The latest outrage from South Carolina is truly startling. A few weeks ago, the State Board of Education elected a new chairwoman, and get this: She’s a homeschooling mom!
That’s right. Incoming chairwoman Kristin Maguire doesn’t think South Carolina’s public schools are right for her own kids.
The reactions to Maguire’s election from the local public school establishmentarians suggest that they’re a bit nervous about having a chairwoman who won’t toe their narrow line. “While she does read the material and come prepared, she represents an extreme, right‐wing view,” warned former State Education Superintendent Inez Tenenbaum. “She looks at every decision by the board through a right‐wing lens.”
South Carolina Democratic Party chairwoman Carol Fowler was less politic — if that’s possible — than Tenenbaum. “Having Kristin Maguire chair the Board of Education is akin to Dick Cheney teaching a gun safety course,” Fowler zinged. “What does a woman who home‐schools her four children know about South Carolina public schools?”
The answer to Fowler’s question is probably “quite a lot.” At the very least, Maguire — who attended public schools herself and has one parent who was a public school teacher — knows enough about the public schools that, on top of the taxes she pays to support them, she’s willing to bear the cost of homeschooling for her own children.
It’s no secret that many Palmetto State public schools are woeful. Only about a third of South Carolina’s fourth‐ and eighth‐graders are “proficient” in mathematics according to the latest National Assessment of Educational Progress — the so‐called “Nation’s Report Card” — and only about a quarter are proficient in reading.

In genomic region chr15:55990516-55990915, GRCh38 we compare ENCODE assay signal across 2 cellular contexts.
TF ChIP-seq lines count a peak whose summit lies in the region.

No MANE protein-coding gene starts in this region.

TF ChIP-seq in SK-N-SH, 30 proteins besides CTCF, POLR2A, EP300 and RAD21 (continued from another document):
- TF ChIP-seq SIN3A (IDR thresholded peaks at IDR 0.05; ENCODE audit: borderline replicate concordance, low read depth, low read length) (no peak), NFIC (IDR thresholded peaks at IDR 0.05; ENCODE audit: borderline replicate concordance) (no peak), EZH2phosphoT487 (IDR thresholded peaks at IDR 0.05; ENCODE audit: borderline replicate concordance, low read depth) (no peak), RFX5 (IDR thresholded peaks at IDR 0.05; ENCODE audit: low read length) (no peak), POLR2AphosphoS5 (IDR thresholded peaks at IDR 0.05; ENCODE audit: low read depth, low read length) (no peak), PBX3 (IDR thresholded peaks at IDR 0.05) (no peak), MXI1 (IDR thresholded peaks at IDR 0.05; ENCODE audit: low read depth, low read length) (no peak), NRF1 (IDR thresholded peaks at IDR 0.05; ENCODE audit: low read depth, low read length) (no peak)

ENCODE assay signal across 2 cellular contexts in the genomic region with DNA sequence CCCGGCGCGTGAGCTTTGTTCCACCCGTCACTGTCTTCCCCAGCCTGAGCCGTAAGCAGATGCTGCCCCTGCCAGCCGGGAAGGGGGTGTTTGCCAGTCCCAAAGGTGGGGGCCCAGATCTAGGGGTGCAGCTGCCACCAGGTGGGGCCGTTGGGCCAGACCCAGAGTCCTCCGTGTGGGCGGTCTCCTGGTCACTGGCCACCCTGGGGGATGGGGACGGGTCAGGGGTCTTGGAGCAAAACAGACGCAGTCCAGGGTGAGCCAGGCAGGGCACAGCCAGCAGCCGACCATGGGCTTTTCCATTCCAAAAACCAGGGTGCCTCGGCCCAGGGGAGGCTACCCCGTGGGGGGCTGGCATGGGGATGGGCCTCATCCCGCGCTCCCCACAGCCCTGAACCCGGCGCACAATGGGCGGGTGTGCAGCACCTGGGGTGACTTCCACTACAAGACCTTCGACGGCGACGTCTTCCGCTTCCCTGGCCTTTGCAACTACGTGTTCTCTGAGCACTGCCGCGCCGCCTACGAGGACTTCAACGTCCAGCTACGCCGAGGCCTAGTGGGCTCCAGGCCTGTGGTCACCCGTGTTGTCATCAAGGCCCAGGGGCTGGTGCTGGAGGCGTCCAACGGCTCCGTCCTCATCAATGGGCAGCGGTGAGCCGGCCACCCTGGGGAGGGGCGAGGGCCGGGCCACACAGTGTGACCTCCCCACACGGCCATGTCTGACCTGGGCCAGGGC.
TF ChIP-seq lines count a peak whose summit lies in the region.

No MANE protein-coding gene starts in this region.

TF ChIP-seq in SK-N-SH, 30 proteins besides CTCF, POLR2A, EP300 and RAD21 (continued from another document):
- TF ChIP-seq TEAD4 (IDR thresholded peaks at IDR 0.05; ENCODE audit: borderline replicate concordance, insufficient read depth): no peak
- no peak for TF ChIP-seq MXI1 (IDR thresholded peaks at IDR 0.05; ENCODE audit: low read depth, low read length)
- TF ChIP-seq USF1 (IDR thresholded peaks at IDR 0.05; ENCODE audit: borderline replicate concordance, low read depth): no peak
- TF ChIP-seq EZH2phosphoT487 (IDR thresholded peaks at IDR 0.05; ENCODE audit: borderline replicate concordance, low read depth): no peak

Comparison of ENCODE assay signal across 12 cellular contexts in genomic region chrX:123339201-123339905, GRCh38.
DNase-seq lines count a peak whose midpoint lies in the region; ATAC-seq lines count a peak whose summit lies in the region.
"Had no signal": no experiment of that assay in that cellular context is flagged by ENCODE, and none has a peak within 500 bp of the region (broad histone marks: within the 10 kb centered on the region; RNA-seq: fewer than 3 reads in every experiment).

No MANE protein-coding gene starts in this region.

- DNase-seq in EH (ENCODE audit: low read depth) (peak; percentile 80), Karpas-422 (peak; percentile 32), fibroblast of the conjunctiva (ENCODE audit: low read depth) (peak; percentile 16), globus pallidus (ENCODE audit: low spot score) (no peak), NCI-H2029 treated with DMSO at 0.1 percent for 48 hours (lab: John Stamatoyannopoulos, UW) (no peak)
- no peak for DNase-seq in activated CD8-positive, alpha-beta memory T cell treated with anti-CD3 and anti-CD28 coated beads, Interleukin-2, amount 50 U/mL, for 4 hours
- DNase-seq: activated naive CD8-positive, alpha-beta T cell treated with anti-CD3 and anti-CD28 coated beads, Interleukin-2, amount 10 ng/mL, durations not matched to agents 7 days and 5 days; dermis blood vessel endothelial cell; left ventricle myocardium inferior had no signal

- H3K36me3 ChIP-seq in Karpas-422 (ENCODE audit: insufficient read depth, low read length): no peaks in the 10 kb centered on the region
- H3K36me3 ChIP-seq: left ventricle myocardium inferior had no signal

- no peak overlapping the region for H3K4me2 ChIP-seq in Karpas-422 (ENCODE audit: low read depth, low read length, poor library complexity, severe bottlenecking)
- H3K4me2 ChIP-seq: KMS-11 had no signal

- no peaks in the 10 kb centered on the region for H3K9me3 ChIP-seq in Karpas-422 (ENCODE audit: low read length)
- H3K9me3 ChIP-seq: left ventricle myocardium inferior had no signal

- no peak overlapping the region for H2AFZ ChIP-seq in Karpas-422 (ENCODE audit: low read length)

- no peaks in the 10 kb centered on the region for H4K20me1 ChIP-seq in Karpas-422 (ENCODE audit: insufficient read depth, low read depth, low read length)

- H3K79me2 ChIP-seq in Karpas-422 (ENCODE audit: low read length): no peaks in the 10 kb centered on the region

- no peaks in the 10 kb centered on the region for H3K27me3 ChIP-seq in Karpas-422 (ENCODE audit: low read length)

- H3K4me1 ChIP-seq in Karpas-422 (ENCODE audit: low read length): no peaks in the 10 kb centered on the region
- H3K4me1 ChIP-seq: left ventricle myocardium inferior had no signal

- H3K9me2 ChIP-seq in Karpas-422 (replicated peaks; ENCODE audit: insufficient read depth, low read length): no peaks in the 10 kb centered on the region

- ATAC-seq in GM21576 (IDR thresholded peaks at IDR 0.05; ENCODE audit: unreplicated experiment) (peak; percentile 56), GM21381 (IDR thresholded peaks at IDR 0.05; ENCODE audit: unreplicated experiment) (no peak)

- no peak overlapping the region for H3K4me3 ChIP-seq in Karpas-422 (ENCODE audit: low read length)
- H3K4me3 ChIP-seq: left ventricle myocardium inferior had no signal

Then there’s the state’s graduation rate. Estimates differ, but several recent analyses suggest that only around 50 percent of South Carolina students graduate high school with a regular diploma in four years, the worst rate in the nation.
Perhaps it’s this poor academic performance that’s made the state a major school‐choice battleground, though reformers have so far been stymied. The most painful setback came in 2005, when by a vote of 60–53 the state House of Representatives killed a bill that would have provided maximum tax breaks of about $3,700 for parents who paid for private schools.
The argument went: If parents want private schools, they should have to pay for them after taxes. And of course everyone should have to pay for public schools, even if they find what’s being taught in said schools to be distasteful or offensive.
Precisely because they force everyone to pay for public schools, opponents of school choice ensure that they’ll have to keep fighting to maintain the status quo. As Maguire’s election shows, they could very well lose out to people who, if they were allowed to keep their money and make their own educational choices, would just as soon leave everyone else alone.
Homeschoolers, private‐school parents, citizens without school‐aged children — all are taxpayers, and therefore all have the motivation and right to determine what happens in the public schools. You pay, you get a say. The same applies to believers in intelligent design, abstinence‐only sex education, multiculturalism, gay rights, and all of the other hot button issues that cause constant turmoil in school systems all over the country.
There is a simple solution to this problem, though members of the state House might not like it: Instead of giving education money to a single system of public schools, let parents choose where the money will go.
Because their tax dollars will go toward the education they want for their children rather then the current one‐size‐better‐fit‐all system, the threat of those “right‐wing” homeschoolers taking over the public schools should evaporate overnight.